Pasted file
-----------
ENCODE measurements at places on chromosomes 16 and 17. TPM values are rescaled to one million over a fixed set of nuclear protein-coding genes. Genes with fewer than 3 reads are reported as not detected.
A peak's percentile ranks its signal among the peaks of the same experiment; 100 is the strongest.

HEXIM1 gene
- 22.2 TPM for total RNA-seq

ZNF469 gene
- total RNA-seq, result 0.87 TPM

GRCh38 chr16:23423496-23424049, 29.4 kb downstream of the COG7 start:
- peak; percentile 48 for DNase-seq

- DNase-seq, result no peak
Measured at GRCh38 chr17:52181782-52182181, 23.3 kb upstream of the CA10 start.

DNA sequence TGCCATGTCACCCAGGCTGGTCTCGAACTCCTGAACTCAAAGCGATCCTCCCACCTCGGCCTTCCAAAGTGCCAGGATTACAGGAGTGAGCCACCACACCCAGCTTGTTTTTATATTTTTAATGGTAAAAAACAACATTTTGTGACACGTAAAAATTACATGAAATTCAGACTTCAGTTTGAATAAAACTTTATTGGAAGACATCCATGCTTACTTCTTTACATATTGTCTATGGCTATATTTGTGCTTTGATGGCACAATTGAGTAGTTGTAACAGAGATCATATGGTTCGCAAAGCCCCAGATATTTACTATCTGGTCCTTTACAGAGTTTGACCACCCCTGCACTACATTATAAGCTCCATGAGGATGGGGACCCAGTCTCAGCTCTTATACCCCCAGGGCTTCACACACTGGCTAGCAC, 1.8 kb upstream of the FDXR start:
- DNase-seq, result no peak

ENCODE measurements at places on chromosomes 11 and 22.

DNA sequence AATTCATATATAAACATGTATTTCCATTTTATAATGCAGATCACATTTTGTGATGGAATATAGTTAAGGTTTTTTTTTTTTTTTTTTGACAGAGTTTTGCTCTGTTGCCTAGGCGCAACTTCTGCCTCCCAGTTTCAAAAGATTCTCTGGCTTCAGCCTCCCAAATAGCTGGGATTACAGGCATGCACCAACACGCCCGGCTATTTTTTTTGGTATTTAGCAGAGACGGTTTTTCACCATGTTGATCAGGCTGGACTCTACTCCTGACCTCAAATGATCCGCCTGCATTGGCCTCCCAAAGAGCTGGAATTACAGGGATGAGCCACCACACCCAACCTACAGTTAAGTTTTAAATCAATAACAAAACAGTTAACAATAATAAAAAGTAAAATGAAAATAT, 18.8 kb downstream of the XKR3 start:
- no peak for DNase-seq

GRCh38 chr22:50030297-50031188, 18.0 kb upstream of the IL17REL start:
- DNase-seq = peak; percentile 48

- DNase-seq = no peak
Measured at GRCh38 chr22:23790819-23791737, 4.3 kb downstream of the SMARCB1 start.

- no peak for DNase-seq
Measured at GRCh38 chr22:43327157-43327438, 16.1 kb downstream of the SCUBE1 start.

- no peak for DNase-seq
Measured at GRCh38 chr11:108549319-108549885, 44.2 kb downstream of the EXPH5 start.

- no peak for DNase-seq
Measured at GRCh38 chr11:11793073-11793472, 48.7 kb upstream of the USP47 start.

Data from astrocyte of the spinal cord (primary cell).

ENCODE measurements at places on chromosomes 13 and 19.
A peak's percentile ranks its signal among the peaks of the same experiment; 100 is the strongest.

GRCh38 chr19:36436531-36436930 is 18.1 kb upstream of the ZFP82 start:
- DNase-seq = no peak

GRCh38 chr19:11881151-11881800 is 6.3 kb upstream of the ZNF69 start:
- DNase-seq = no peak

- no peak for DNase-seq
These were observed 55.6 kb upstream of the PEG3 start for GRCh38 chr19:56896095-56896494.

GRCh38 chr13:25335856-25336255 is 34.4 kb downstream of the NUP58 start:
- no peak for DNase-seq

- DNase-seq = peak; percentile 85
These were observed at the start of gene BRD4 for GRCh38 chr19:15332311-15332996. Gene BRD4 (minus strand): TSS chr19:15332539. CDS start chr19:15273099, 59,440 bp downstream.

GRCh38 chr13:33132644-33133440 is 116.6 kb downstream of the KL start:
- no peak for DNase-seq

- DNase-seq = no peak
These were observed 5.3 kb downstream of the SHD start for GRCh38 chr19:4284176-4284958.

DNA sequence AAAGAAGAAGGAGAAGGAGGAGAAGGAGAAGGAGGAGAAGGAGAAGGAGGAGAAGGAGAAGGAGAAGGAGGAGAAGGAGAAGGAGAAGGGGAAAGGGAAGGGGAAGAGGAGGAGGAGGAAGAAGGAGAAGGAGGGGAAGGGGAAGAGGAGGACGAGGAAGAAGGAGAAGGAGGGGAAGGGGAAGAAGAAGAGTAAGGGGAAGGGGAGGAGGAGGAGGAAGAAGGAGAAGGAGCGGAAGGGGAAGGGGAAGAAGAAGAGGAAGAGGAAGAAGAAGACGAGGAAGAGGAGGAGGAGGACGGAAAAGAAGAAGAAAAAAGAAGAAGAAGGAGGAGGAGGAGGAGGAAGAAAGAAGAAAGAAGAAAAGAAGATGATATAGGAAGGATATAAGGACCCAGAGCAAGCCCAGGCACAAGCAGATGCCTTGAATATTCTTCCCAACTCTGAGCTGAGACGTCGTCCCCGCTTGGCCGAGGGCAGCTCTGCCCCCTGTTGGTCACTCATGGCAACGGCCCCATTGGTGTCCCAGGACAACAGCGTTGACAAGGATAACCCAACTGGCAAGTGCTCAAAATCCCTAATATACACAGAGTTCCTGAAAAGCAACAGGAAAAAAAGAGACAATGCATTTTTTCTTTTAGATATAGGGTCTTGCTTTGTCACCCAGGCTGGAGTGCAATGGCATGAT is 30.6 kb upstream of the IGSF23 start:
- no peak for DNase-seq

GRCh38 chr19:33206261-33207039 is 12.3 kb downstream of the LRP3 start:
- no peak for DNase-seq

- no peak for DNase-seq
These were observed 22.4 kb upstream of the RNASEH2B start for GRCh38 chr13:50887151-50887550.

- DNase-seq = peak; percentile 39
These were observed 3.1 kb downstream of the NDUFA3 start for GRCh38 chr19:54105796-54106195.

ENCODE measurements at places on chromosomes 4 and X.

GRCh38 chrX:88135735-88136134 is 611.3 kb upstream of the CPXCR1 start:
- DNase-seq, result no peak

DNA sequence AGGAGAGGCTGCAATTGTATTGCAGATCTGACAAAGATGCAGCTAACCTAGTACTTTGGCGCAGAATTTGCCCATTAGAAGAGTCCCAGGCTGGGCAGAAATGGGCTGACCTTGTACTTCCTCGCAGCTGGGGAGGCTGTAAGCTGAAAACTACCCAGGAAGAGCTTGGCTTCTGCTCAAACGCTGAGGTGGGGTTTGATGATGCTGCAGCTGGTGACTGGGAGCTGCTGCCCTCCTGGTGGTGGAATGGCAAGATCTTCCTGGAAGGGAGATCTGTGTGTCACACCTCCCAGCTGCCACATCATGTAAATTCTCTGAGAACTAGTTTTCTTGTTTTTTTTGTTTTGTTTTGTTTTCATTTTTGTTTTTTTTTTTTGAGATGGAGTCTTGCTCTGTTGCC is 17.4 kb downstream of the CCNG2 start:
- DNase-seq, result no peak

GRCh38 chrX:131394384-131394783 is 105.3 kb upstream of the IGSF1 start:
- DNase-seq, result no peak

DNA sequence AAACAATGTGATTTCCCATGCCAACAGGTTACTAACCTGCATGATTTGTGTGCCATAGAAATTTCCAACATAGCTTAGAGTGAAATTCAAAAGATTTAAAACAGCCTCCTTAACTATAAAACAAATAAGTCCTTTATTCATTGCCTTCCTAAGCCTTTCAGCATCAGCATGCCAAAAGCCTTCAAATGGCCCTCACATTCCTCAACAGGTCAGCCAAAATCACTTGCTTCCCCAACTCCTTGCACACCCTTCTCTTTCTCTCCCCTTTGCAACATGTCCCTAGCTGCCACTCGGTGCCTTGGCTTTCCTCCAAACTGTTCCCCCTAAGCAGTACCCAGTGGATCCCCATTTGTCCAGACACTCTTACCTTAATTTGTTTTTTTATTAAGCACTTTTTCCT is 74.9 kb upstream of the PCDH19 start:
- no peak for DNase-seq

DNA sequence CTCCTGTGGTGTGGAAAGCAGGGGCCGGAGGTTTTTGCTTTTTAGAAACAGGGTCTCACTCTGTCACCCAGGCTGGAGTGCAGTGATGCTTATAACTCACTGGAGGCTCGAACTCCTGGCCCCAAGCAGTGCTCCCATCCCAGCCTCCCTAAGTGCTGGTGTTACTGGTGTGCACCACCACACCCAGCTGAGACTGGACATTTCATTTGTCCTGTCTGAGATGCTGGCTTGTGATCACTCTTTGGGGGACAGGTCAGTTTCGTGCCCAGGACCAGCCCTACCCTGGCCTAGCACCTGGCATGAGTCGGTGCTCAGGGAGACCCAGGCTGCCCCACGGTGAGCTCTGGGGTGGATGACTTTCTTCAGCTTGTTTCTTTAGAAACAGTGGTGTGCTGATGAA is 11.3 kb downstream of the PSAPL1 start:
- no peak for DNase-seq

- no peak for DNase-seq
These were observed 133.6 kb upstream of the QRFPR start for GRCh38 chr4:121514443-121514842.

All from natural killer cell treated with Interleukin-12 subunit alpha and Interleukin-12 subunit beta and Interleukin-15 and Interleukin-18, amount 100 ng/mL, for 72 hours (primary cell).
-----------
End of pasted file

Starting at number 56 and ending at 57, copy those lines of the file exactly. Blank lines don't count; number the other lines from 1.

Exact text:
GRCh38 chrX:131394384-131394783 is 105.3 kb upstream of the IGSF1 start:
- DNase-seq, result no peak